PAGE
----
My experience with helping my kids appreciate bees made me super excited about the recent Bring Back the Bees campaign by Honey Nut Cheerios. Its original goal was to distribute 35 million wildflower seeds (representing one for every Canadian) to people across the country to plant as a simple, but effective way, to help ensure we can reverse the trend and return to sustainable, healthy bee populations. In the end, the campaign was so successful that Honey Nut Cheerios ended up giving away 115 million seeds! Honey Nut Cheerios also recently took another step towards increasing the amount of bee-appealing natural habitats by planting a pollinator-friendly space designed by gardening guru Mark Cullen at Ontario’s Black Creek Pioneer Village. I'm looking forward to visiting with my family.
I know we’re not the only family concerned about the environment, so it’s gratifying to see a large company jump on board with a great program to inspire a new appreciation for bees. As a life-long gardener and eco-conscious mom, I want my kids (and future grandkids) to grow up in a world that has figured out how to address environmental issues, including food insecurity. Planting wildflowers to encourage bee population growth is my kind of solution. Simple, grassroots, multi-generational and FUN! I adored picking bouquets, berries, and vegetables as a kid and want others to know that joy.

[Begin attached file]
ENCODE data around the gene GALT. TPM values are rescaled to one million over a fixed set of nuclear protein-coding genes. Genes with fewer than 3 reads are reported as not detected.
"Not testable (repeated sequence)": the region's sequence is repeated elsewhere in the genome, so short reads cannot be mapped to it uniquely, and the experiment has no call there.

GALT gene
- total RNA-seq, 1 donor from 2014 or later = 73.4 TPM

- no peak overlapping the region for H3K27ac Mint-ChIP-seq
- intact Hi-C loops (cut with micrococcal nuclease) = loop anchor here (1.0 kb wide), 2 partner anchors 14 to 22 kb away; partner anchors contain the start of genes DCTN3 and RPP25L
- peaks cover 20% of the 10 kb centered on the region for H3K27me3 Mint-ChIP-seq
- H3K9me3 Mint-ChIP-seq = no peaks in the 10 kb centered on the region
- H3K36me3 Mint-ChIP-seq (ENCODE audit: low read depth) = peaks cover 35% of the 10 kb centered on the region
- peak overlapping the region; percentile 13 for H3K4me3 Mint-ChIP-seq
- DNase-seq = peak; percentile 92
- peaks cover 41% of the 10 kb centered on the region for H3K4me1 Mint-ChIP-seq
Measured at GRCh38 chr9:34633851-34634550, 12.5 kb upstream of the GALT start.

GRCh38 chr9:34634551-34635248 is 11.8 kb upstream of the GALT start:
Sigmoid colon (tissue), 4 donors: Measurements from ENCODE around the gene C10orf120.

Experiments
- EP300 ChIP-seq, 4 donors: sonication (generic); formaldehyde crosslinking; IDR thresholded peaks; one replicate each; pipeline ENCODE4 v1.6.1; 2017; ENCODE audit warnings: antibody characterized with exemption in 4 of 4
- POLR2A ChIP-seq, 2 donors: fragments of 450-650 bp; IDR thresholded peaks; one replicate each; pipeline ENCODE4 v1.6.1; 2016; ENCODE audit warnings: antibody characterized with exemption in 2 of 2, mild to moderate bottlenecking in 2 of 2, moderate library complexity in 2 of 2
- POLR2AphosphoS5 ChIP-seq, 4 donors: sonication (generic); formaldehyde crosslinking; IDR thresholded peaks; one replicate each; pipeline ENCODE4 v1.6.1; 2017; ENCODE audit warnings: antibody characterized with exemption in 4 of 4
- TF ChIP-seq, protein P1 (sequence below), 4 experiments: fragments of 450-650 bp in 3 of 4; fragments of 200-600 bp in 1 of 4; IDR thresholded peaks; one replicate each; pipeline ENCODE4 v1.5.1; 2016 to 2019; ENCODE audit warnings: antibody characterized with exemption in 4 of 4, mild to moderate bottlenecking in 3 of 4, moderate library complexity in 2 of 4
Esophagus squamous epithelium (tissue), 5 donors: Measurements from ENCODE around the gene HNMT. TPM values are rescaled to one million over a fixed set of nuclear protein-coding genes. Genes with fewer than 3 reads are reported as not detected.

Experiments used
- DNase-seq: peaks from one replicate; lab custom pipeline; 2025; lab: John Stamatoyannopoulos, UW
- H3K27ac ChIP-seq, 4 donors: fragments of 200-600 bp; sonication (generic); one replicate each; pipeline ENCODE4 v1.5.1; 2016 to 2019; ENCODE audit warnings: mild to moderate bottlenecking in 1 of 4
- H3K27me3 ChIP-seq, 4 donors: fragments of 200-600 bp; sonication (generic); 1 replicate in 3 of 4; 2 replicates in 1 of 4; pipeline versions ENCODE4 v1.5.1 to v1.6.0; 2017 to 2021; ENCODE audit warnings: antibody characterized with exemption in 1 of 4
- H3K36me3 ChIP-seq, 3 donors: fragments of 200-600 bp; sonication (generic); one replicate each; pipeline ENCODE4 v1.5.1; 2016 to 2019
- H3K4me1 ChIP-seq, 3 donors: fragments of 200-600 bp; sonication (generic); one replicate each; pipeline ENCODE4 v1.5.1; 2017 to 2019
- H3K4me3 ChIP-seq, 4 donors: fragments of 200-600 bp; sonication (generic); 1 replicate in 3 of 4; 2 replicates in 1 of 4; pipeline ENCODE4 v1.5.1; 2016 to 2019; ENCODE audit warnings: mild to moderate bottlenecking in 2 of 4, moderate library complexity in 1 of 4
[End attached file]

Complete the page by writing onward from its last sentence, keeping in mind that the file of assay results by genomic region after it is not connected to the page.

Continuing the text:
Planting flowers is a great first step but I’m hopeful that the conversation started by the #BringBacktheBees campaign will help shine a spotlight on the dangers of habitat loss and degradation. Whenever I see a semi-rural parcel of land being transformed into a subdivision, I can’t help but wonder about all the critters and insects who are adversely affected.
I planted the wildflower seeds I received from Honey Nut Cheerios amongst my beloved herbs and soon, that section of my garden will be a thriving, ‘bee-utiful’ paradise that will be both abloom and abuzz.
I know it might be hard to believe, but there are such things as cocktail emergencies…like when your BFF texts using all the rage emoticons, when you have a great day and want to have a spontaneous celebration or when the in-laws show up unannounced and you’re still in your PJs in the afternoon. This cocktail solves the problem of an unanticipated happy hour, and it does so with finesse. You can substitute ginger beer, dealcoholized beer or even sparkling water for the beer if you’d like a mocktail option. This one’s kind of magical because while the first sip is cool and refreshing, it gets even tastier as the lemonade cubes melt into the beer. Best of all? You can whip up this drink by the pitcherful as needed. I know I’m going to be sure to have lemonade ice cubes in my freezer all summer long so I can enjoy this refreshing drink anytime.